Winter Hiking 101: What to Wear and Where to Go
By Mackenzie Lobby
If you're interested in extending your hiking season into the winter, don't be scared off by colder temperatures and falling snow. Winter hikes have their own charm that can't be matched by the spring, summer and fall seasons. It does come with its own set of challenges, but many hikers find that once they get out and about, it really is the most wonderful time of year.
By choosing the right route, dressing correctly, and taking the proper safety measures, you'll be ready to tackle the trail in a variety of cold-weather conditions. Remember, getting out and active is important all year round. Winter hiking can be the ideal way to keep up your fitness while simultaneously giving you the chance to enjoy the great outdoors.
Choosing a Route
Even experienced hikers should be careful when selecting a winter hiking route. First and foremost, start with a short hike on unobstructed trails to see how your body feels in the colder temperatures. As with any physical activity, don't attempt too much too soon. Start short and increase the distance over time.
Poor footing, ice, and snow can make some well-traveled summer trails impassable in the winter. Ask other hikers and check online forums to find out which trails may be best in these conditions. If you get out on the trail and it looks far more challenging than you expected, turn back and try another path. With the cold temperatures, you don't want to risk getting stuck and not making it back before the sun sets.
How to Dress
In the same way you would suit up for cross-country skiing or snowshoeing, be sure to dress in multiple layers. The bottom layer closest to your skin should be made with a moisture wicking material to ensure sweat is carried away from your body and prevent you from getting wet and cold. On top, include several warmer layers. You can always shed one if you heat up; better to be too warm than too cold.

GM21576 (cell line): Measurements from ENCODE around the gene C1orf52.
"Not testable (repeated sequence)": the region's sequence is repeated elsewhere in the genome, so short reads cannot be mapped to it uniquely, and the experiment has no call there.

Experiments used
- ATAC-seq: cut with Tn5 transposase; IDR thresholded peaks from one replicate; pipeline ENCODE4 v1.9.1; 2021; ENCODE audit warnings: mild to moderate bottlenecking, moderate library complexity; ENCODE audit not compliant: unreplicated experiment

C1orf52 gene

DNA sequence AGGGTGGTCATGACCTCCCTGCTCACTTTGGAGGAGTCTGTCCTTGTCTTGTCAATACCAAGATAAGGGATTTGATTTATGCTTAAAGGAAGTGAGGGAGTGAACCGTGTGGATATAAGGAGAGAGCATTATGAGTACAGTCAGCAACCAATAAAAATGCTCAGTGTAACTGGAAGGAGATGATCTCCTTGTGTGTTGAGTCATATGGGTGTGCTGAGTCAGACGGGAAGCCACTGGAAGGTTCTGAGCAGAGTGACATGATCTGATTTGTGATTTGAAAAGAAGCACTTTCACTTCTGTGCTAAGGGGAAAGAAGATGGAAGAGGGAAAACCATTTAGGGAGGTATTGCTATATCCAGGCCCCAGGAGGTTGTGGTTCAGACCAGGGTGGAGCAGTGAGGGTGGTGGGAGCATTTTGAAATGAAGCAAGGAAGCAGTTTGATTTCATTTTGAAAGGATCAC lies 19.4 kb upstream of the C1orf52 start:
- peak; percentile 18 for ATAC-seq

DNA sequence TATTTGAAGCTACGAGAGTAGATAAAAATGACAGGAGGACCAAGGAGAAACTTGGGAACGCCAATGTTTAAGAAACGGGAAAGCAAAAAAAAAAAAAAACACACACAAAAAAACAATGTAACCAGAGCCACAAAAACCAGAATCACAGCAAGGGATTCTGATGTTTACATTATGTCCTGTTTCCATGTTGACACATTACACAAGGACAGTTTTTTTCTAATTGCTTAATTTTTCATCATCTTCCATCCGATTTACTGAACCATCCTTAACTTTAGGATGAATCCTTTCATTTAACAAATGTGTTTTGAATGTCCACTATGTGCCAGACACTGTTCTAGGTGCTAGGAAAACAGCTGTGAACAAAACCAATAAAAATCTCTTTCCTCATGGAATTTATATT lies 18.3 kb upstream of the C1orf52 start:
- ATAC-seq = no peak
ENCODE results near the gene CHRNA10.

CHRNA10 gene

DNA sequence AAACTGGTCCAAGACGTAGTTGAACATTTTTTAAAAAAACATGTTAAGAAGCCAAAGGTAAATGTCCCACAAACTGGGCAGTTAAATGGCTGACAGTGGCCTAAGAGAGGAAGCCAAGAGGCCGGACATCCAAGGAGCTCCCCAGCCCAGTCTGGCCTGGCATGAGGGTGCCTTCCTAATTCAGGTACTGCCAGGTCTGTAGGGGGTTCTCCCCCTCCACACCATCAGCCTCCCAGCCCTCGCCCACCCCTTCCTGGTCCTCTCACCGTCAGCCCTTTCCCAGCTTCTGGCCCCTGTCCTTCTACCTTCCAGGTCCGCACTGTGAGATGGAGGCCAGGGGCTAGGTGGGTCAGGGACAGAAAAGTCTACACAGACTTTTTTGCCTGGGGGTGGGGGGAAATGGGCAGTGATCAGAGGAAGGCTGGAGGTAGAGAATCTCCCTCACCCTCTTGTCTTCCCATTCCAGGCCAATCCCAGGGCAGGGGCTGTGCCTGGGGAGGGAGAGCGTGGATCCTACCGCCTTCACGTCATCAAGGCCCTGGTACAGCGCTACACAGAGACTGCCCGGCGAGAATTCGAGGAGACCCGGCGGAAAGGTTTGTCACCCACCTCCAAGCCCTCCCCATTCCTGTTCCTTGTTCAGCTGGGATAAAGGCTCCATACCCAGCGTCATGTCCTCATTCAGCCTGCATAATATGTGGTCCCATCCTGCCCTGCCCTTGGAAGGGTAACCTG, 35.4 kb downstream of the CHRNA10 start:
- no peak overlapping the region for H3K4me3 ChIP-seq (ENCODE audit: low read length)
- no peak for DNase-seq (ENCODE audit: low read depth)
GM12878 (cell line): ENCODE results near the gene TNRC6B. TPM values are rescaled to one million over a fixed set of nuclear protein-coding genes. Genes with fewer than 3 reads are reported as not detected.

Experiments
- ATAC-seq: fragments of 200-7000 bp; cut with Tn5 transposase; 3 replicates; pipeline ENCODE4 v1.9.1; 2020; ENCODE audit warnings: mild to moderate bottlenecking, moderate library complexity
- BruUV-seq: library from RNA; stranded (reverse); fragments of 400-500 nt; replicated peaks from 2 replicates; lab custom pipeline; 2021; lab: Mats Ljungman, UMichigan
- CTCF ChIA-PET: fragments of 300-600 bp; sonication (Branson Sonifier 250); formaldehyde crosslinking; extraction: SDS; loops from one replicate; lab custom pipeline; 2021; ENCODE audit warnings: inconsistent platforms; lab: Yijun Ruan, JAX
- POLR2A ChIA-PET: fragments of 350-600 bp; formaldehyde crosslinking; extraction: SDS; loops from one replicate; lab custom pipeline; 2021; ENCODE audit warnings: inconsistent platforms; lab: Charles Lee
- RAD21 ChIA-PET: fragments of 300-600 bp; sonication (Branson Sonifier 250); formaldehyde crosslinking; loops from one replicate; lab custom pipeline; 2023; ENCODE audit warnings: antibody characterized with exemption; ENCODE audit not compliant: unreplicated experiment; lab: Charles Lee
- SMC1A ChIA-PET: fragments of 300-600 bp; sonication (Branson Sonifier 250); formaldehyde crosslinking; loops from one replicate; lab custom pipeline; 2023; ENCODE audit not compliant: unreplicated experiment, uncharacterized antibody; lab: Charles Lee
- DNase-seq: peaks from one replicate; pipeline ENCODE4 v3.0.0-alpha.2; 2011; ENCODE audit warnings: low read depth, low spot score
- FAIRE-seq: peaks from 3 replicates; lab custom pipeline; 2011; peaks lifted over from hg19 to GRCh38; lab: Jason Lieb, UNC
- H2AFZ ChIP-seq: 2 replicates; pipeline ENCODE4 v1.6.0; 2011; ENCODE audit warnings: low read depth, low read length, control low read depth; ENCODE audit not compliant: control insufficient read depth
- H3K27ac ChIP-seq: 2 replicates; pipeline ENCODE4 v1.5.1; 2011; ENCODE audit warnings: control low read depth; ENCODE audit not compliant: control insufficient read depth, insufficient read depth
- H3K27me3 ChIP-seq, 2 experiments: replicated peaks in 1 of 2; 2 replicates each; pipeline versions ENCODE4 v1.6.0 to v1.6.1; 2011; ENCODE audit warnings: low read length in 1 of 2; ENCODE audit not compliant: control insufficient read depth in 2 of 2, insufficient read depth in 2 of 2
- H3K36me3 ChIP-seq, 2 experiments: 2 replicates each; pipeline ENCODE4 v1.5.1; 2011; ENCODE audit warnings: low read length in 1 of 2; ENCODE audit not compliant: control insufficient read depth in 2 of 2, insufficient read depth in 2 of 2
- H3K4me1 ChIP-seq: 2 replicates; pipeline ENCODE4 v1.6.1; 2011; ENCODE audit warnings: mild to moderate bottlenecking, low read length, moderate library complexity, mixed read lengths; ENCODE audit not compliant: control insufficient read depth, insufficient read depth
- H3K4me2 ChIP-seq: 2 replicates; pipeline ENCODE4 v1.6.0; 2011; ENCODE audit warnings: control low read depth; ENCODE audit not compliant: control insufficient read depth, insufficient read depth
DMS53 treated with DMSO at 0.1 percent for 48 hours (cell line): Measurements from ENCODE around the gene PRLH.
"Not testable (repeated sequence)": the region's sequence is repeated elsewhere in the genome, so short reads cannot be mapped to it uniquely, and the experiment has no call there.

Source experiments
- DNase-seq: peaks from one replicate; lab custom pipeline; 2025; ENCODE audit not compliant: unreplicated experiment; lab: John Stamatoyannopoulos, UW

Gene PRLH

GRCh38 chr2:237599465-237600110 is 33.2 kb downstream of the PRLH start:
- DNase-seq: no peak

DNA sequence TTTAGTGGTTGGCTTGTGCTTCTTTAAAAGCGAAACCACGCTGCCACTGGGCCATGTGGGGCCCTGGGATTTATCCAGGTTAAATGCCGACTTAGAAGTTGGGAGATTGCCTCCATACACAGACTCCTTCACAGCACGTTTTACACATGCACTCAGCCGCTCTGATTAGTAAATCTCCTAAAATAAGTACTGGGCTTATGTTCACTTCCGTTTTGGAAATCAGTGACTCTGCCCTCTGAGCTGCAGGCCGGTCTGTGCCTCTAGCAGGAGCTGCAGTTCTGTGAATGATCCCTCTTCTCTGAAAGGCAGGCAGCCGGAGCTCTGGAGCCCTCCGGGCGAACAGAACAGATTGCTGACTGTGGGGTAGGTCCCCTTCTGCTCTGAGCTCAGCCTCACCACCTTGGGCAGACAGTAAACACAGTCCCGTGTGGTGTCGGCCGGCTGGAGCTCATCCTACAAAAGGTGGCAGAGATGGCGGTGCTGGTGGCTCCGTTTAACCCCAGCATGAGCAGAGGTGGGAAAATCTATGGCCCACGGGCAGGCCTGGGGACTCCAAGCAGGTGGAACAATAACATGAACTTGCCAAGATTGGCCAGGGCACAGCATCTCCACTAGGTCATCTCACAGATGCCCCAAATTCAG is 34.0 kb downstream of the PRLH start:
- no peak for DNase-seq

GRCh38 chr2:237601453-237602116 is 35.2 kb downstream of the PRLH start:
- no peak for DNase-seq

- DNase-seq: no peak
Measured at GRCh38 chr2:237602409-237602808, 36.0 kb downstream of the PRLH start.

Your footwear is perhaps the most important piece of your winter hiking ensemble. Most hikers prefer something with a little insulation and adequate tread. Most summer hiking boots don't provide enough warmth, so get your hands on footwear that is made for outdoor winter activities. Also, check the outsole to be sure it will provide enough traction on wet and snowy terrain. While aggressive tread is important for hiking year round, tricky winter conditions make it a particularly important feature.
It's necessary to take certain safety precautions hiking in any season, but it becomes increasingly important in the winter. Choose your route ahead of time and leave an itinerary with someone. This should state where you're going and when you'll return. It's also a good idea to bring your cell phone along, although you may have trouble getting service in many areas.
Bring a buddy. Choose someone who is at a similar experience level, or scale back your hike if they're new to winter hiking. Not only does a hiking partner serve as an important backup in an emergency, the company can make the experience more enjoyable.
Remember, your safety is your responsibility. While winter hiking can offer some of the most breathtaking scenery of the entire year, don't forget to be smart when you're out on the trails. With proper preparation and experience, you're sure to enjoy every moment of it.
- Warm socks
- Warm baselayer
- Waterproof/breathable jacket and pants
- Water and food
- First aid supplies
- Headlamp or flashlight
- Cell phone
- Pack with extra clothes and snacks
Mackenzie Lobby is a Minneapolis-based endurance sports and fitness journalist and coach with a Master's in Kinesiology. Check out her website at www.mackenzielobby.com.